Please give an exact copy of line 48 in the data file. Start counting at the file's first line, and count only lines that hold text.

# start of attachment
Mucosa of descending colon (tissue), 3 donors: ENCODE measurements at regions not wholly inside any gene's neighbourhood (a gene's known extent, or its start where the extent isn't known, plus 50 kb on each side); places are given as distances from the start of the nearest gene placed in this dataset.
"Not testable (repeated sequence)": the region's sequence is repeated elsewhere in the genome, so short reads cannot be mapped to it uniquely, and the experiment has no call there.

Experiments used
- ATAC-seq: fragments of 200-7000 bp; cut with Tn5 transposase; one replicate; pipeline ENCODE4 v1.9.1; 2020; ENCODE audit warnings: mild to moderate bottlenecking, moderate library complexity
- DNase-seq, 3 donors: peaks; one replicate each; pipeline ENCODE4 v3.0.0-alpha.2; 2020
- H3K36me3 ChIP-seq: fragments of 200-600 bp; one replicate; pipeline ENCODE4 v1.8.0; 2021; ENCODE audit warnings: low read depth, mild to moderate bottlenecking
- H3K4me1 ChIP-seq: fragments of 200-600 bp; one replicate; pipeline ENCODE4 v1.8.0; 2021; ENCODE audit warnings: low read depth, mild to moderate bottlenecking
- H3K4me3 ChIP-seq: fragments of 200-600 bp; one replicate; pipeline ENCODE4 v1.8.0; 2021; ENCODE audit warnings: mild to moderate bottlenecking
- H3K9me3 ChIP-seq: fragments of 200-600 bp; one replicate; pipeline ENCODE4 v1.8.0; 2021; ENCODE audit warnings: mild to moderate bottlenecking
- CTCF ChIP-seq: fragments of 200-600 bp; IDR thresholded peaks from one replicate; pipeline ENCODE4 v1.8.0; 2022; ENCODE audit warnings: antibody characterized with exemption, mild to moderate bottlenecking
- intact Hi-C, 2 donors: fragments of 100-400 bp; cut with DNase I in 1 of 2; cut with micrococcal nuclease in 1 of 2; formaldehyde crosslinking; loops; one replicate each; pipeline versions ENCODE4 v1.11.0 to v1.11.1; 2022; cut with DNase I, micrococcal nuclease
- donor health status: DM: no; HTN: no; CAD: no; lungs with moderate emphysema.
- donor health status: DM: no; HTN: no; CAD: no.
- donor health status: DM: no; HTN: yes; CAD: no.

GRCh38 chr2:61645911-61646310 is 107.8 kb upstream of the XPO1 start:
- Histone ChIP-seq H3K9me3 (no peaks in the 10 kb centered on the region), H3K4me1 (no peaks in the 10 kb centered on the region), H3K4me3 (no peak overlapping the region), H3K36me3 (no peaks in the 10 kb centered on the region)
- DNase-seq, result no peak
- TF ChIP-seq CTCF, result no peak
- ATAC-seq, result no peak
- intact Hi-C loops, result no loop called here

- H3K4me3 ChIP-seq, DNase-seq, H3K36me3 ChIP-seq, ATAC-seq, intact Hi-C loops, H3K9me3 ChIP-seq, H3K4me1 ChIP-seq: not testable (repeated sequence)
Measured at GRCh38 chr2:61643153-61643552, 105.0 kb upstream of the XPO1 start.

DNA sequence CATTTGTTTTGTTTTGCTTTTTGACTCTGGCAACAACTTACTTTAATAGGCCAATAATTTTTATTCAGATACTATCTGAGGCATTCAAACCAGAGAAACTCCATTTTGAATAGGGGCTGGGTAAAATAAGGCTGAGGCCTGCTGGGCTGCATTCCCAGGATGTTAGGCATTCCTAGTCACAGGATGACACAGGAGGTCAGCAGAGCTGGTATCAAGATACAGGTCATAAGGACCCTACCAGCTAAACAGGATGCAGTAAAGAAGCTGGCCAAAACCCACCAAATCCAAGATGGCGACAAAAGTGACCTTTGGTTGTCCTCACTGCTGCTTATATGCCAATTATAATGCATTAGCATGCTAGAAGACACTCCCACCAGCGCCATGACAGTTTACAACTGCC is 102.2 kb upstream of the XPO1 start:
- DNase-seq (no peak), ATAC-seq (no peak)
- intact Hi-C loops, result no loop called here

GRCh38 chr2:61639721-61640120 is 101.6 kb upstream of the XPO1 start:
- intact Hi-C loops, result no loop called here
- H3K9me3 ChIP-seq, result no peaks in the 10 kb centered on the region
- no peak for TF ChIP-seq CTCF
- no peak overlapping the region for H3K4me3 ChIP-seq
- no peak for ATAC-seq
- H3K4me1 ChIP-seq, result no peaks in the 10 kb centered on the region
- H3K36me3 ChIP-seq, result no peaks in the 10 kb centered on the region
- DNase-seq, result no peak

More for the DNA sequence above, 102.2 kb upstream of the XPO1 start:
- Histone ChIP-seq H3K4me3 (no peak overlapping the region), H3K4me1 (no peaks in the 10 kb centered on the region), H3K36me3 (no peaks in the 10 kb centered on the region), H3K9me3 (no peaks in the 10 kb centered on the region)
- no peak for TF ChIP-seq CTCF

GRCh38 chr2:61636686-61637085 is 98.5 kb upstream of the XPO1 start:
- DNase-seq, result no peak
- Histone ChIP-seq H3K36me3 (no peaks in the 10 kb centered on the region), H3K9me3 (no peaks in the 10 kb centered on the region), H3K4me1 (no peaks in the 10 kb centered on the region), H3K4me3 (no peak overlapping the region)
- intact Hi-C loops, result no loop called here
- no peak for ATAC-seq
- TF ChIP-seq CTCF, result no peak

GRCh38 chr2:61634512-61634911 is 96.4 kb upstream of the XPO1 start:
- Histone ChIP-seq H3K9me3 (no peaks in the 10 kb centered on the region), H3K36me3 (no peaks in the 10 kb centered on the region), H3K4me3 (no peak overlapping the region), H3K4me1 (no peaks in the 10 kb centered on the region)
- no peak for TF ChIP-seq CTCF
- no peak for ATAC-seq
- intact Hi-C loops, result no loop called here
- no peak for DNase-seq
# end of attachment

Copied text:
- intact Hi-C loops, result no loop called here